Many modern Bayesian models involve infinitely many latent parameters. We seek to develop finite approximations which are more tractable for use in practice, and characterize their incurred error.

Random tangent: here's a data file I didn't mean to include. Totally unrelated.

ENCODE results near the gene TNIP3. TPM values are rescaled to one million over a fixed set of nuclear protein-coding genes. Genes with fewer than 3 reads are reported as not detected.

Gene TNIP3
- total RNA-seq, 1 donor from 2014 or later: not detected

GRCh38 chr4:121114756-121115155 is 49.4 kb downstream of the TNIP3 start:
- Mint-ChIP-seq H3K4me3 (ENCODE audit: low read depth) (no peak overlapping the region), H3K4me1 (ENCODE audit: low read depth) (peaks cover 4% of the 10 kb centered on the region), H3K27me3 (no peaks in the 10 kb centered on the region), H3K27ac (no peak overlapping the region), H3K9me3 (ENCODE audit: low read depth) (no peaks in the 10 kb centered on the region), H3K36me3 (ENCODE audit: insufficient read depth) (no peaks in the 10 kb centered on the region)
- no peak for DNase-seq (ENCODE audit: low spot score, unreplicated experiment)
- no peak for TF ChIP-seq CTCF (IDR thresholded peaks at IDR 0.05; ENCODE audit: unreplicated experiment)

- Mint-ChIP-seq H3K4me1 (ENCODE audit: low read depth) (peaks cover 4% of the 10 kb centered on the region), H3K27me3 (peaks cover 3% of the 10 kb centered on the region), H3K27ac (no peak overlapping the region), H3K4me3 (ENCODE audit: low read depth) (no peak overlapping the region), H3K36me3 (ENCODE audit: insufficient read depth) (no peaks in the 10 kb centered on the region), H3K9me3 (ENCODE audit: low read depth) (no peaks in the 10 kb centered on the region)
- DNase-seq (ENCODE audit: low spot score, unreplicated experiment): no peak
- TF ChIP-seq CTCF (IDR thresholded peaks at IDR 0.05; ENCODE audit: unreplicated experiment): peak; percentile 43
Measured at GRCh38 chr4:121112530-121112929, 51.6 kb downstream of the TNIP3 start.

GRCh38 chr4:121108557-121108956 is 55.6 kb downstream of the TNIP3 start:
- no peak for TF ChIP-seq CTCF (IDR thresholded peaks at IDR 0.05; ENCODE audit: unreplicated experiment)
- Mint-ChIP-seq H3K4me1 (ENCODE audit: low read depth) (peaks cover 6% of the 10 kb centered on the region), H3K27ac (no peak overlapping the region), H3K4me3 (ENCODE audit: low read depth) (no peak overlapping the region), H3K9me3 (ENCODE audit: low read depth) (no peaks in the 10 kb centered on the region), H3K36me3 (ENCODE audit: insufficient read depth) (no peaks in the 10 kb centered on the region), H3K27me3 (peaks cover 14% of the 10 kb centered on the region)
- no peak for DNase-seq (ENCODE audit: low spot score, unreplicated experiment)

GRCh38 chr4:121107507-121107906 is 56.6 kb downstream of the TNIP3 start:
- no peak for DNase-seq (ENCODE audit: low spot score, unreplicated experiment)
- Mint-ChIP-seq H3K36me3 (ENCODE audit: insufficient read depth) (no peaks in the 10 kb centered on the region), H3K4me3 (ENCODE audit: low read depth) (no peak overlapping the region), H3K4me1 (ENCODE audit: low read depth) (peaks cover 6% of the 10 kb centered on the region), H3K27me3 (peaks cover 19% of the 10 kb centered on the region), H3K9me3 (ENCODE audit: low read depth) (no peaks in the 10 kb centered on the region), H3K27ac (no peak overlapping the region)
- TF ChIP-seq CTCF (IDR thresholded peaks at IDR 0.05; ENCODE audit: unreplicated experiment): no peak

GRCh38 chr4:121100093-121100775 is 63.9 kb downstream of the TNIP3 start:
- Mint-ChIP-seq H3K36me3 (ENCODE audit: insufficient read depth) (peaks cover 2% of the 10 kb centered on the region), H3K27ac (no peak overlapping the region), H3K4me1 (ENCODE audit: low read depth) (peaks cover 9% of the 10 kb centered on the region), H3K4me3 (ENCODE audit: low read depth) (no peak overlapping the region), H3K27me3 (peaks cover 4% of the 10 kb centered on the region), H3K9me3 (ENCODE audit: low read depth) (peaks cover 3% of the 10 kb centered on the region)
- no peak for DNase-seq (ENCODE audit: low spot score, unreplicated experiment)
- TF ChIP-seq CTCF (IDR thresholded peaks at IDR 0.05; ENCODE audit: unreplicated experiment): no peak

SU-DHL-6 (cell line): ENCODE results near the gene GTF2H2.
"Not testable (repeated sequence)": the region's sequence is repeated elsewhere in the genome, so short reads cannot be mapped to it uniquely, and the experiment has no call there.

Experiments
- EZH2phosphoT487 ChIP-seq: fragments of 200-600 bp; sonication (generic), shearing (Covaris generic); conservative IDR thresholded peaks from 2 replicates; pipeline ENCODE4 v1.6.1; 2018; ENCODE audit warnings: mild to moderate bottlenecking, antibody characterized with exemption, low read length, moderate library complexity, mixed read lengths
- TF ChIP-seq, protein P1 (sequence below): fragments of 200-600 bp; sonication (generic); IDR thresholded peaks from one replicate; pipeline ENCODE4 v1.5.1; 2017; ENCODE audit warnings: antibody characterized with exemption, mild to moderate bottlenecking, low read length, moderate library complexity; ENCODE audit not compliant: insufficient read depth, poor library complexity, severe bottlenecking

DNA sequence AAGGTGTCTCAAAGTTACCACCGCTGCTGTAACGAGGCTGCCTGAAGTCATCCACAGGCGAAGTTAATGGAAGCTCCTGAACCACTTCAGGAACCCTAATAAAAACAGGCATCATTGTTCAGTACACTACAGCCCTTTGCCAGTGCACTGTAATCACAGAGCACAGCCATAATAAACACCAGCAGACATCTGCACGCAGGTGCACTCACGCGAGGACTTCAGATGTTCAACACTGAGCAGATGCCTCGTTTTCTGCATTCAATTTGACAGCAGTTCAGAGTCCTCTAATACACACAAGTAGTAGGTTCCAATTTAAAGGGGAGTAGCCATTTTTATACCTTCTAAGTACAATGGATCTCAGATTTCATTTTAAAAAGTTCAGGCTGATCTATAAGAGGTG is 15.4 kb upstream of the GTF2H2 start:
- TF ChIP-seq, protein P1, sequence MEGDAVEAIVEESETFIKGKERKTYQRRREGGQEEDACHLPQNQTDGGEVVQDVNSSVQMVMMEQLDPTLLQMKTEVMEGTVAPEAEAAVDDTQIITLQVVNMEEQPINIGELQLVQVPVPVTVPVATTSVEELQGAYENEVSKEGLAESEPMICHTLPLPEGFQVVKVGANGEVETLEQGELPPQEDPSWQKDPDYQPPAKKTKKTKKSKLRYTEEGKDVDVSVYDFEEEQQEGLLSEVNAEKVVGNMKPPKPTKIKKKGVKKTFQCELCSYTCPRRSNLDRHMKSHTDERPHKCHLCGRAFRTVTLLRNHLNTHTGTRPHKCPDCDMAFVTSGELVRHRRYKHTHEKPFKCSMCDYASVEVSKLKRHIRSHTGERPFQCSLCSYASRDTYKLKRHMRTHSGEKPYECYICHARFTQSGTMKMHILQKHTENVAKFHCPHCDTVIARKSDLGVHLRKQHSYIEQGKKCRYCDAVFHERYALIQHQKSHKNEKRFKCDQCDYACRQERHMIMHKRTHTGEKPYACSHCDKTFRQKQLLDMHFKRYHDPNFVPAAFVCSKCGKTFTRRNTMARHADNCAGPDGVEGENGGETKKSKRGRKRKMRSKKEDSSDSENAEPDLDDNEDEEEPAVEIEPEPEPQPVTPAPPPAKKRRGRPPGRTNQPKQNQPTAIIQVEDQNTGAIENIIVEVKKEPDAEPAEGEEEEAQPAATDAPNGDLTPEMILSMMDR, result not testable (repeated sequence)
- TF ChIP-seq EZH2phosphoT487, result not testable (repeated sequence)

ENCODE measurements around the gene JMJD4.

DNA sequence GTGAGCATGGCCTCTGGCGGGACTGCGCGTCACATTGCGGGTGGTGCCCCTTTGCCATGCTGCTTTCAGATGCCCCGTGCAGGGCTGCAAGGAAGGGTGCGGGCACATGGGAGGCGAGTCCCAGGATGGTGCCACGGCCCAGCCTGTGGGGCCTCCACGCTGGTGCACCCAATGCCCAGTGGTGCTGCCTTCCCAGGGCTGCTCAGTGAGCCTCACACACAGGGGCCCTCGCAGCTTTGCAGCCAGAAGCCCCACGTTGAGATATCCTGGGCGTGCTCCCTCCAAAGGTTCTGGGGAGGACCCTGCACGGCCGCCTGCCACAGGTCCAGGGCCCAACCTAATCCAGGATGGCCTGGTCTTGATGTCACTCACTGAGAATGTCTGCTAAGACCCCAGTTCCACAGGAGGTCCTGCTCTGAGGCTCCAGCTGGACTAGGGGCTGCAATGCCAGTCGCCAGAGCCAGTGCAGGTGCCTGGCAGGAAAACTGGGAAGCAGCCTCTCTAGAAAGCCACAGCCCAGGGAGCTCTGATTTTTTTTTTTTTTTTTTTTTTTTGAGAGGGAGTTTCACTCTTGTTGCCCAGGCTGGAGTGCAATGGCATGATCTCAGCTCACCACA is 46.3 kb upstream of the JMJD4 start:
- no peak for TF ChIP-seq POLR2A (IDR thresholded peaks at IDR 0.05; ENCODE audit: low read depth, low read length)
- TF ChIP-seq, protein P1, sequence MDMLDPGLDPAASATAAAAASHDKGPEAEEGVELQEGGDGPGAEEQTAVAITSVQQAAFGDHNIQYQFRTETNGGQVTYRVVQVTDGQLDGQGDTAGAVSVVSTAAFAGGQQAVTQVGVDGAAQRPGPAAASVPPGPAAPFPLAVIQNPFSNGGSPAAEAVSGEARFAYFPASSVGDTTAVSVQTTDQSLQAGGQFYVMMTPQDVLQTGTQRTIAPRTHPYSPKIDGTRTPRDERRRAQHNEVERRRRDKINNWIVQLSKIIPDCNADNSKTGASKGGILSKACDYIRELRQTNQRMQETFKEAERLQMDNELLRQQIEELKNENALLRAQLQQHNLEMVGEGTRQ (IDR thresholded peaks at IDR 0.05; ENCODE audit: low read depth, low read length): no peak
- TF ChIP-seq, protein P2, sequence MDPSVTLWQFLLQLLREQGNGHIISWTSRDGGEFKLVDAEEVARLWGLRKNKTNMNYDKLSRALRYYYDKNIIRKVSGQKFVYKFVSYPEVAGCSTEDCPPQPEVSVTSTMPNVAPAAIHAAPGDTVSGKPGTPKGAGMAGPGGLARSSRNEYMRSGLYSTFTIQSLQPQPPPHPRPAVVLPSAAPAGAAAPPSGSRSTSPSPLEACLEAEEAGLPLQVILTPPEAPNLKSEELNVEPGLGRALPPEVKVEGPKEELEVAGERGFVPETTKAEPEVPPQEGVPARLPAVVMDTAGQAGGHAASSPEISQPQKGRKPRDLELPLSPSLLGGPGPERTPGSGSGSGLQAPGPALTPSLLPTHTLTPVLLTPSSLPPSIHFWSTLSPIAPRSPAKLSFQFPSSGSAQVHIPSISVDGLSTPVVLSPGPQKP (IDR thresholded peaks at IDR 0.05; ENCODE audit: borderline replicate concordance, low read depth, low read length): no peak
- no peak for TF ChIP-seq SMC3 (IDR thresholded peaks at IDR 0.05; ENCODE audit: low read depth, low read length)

Models from Bayesian nonparametrics allow us to capture data with unknown latent structure by imagining an infinity of latent traits in the prior, and letting the data tell us how many have actually been observed. However, we cannot tractably learn or even simulate a model with infinitely many latent parameters in practice. Modern posterior inference techniques, such as variational Bayesian inference, typically overcome this via the use of a finite approximation to the infinite model. However, numerous such finite approximations often exist for each model, and it is not known how their errors compare. Furthermore, it is as of yet unknown how to select the size of the approximation in a principled manner. In this project, we aim to develop, characterize, and compare finite approximations to (normalized) completely random measures, a class of priors in Bayesian nonparametrics that generalizes the popular Dirichlet, beta, and gamma processes. This work will provide researchers with a standardized methodology for generating and analyzing finite approximations in Bayesian nonparametrics, and will be useful in the development of automated probabilistic programming inference techniques.